Let’s go to the beach

This week didn’t kick off with a bang, but rather some very heavy frost. It took me twenty minutes to get into my car on Monday morning it was so iced up! And freezing weather for the rest of the day is obviously the best weather for heading out to a nature reserve. Actually, it was a good idea because 1) the reserve looked awesome in the frost, 2) I got some nice close-up photos of frozen leaves / lichens / etc, and 3) it was actually sunny so the light was good. This was a new reserve to me, Abercamlo Bog, which is quite near to Llandrindod Wells. I’m not gonna lie, I’m pretty chuffed with the last photo, of the fungi. Most fungi photos I take end up looking blurry (unless I use the flash), because the fungi I’ve come across so far seem to not have sharp edges / patterns.

The middle of the week saw me driving south-east back to Dorset. I was visiting the Charmouth Heritage Coast Centre for a job interview (I didn’t get it, but I enjoyed my visit and was chuffed enough to have got an interview). I got there super early, so had a lovely (albeit damp) walk along the beach.

At the weekend, I took part in the RSPB’s Garden Birdwatch – a long term citizen science project. I did it twice, first at Radnorshire Wildlife Trust‘s offices in Llandrindod Wells (you can see the results at the Facebook page). Then back at house, where the highlight was 11 Long-tailed Tits at the end of the hour.

After doing the Birdwatch, I went for a walk in the garden. Suddenly above, there appeared 10 red kites, followed not long after by about 100 crows. Evidently, the crows had spotted the kites as they were flying straight towards them and cawing away. Down by the river, I checked the usual rock for otter spraint, no luck. I had been eye-ing up another rock by the river, and managed to find a way down to it. My instinct was right, and there I found some spraint! Relatively fresh as still dark in colour and still whiffy with that distinctive musky smell – a mix of jasmine and fish (as odd as that sounds, that’s what it is!).

And lastly, a rare nice photo of me, taken by one of my line managers last week when we went to Gilfach (as described in last week’s blog post).

*I know that I said that my posts would be fortnightly now, but I underestimated the amount of wildlife I would see during winter!

Off to my summer haunt

You may remember that I was spending rather a lot of time at Gilfach Nature Reserve earlier in the year (well, August). I headed back to this lovely reserve during the week, and it really is just so fantastic there.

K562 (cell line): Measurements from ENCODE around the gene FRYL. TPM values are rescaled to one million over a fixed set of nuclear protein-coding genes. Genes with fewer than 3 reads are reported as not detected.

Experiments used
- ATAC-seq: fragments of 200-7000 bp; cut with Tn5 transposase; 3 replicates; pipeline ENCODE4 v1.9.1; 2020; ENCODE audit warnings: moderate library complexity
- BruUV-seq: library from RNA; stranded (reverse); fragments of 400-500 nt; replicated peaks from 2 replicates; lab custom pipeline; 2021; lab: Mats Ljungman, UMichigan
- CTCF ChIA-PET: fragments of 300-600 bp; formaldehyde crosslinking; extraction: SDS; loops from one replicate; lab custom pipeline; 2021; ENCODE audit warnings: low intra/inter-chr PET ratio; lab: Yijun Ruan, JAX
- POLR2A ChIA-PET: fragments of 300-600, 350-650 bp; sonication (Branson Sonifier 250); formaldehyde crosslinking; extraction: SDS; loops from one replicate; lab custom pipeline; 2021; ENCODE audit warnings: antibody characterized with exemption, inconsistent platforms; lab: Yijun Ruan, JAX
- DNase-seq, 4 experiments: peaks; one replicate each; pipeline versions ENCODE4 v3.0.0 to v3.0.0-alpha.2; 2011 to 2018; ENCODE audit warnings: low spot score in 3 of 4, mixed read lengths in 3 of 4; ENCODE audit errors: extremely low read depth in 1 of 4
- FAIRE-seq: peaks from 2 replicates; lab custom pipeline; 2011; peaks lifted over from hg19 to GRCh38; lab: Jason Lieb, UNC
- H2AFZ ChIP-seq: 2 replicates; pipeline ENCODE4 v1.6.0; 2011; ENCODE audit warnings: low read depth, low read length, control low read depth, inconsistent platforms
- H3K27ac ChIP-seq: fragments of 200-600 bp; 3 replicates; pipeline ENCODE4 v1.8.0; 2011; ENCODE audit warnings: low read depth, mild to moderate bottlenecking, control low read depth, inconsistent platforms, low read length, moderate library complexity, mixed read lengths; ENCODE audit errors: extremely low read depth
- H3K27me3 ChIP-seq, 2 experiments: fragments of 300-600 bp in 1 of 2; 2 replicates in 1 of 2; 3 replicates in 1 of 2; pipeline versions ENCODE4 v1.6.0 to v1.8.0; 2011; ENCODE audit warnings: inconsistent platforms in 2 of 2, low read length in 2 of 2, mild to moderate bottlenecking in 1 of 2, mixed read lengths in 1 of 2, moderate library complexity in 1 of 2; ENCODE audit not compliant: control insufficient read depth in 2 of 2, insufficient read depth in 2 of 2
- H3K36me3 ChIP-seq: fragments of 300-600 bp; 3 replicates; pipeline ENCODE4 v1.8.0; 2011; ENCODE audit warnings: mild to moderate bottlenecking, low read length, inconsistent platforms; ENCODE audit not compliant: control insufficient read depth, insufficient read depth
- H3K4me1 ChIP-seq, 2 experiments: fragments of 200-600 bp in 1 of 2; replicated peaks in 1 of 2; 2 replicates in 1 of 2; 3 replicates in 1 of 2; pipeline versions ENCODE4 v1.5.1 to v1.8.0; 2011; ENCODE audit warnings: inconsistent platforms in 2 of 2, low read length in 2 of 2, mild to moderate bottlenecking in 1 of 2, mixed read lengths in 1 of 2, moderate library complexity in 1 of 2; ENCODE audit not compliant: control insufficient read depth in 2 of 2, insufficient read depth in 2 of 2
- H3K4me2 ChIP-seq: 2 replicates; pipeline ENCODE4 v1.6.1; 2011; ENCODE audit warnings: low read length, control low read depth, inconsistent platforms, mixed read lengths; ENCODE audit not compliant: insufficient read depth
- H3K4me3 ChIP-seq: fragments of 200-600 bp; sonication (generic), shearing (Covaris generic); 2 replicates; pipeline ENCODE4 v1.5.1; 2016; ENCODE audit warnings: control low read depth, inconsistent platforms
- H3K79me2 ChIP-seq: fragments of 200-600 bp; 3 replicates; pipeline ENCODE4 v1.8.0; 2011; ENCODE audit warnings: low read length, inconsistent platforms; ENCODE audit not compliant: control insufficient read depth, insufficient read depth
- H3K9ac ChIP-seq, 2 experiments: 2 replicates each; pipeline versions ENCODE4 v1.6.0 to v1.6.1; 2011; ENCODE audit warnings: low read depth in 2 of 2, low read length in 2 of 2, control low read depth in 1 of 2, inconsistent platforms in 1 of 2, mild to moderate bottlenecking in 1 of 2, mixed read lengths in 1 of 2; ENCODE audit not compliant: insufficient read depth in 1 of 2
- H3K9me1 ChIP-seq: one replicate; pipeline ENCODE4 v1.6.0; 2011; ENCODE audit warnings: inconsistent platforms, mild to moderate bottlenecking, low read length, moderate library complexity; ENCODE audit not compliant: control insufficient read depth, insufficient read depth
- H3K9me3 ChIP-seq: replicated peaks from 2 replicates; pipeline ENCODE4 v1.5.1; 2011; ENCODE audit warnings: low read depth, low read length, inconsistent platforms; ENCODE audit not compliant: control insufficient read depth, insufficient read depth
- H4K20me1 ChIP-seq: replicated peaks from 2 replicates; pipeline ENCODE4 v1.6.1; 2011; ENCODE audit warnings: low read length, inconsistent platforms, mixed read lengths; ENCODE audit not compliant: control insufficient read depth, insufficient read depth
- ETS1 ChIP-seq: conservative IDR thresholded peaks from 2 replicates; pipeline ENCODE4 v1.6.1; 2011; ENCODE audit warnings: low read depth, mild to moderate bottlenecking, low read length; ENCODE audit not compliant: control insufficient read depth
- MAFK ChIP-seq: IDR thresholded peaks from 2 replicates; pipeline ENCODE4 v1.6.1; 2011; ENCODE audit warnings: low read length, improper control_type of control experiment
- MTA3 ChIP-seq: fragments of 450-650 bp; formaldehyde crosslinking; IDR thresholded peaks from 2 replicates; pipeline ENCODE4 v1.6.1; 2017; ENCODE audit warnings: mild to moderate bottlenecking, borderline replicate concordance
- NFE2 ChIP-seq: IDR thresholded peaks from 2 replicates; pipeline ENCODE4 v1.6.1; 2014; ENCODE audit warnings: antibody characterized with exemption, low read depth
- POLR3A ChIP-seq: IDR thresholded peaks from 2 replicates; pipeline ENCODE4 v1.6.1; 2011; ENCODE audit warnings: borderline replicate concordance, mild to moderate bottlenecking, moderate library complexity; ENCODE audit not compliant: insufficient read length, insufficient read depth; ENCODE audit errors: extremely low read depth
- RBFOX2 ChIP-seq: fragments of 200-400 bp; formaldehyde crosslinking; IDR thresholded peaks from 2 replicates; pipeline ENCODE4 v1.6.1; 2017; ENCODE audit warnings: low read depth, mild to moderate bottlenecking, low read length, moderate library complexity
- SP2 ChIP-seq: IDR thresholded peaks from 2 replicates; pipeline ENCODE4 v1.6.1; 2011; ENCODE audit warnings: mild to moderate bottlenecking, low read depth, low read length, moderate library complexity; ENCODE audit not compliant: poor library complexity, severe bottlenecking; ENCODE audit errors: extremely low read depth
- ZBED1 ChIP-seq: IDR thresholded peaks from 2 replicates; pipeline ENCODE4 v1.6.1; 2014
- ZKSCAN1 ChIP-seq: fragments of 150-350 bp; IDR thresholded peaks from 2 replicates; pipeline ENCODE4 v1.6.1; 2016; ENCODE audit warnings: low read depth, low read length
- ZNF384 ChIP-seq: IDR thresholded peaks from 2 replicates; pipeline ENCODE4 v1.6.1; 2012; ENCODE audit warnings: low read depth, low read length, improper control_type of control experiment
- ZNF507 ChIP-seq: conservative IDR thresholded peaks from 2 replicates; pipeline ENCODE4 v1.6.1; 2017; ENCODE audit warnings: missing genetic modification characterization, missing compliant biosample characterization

I was visiting Gilfach for a specific reason, every autumn madness descends upon the River Marteg as salmon leap up the waterfalls (yes you read that correctly) to reach their spawning grounds further up this tributary. These salmon have been maturing in the Atlantic, facing numerous dangers both natural and from humans. They return to the rivers of their birth to breed again, facing yet more threats as they journey all the up the River Wye. One interesting fact I discovered recently is that upon re-entry into freshwater, they stop feeding in order to develop their gonads. Seems a bit OTT to me, but each to their own. Unfortunately, I didn’t spot any salmon on this visit, but I shall be there again soon enough and they grace me with a view. You can follow the updates on Twitter with my new hashtag – #SalmonAtGilfach (and don’t forget #GilfachReserve, for general wildlife updates there).

Despite the lack of salmon, I had an enjoyable visit. I had roughly 6 layers on – I knew that patience is required to see salmon, so many layers are needed to prevent coldness – and although drizzling, the weather wasn’t too rough. Gilfach is currently a great mix of rusty reds and luscious greens as autumn sets in across the reserve.

I also found a massive pile of otter spraint near the river, so large I believe as it is protected by an overhang which means that it won’t get washed away in the rain. I often get asked how I know when it’s otter spraint, particularly since the size, shape and colour can vary depending on what the otter has been eating. But there is one particular factor that is really distinctive and memorable – the smell! It’s a fantastic smell, and trust me I’ve smelt a lot of different faeces (I used to work / volunteer in a zoo, cattery and animal rescue centre remember). There a whiff of sweetness, usually described as similar to jasmine (I can now no longer drink jasmine tea as a result), with a touch of fish and muskiness. I normally just describe it as a musky jasmine smell. The smell fades over time, so if it’s an older spraint (turned a bit grey), you really have to get your nose in there and take a big old sniff.

This might be why some non-nature people think I’m weird … but I don’t mind, like I said, it’s a relatively decent smell and it’s from an amazing animal. Plus, I’m normally finding / collecting spraint for conservation purposes, so it’s for a good cause.

I also thoroughly enjoyed being by the river, recent rain meant that it was flowing very well (possibly too much for the salmon to leap up against?). It was thundering down against the rocks, so loud that I could barely gather my thoughts! It was truely spectacular and worth going out in the drizzle.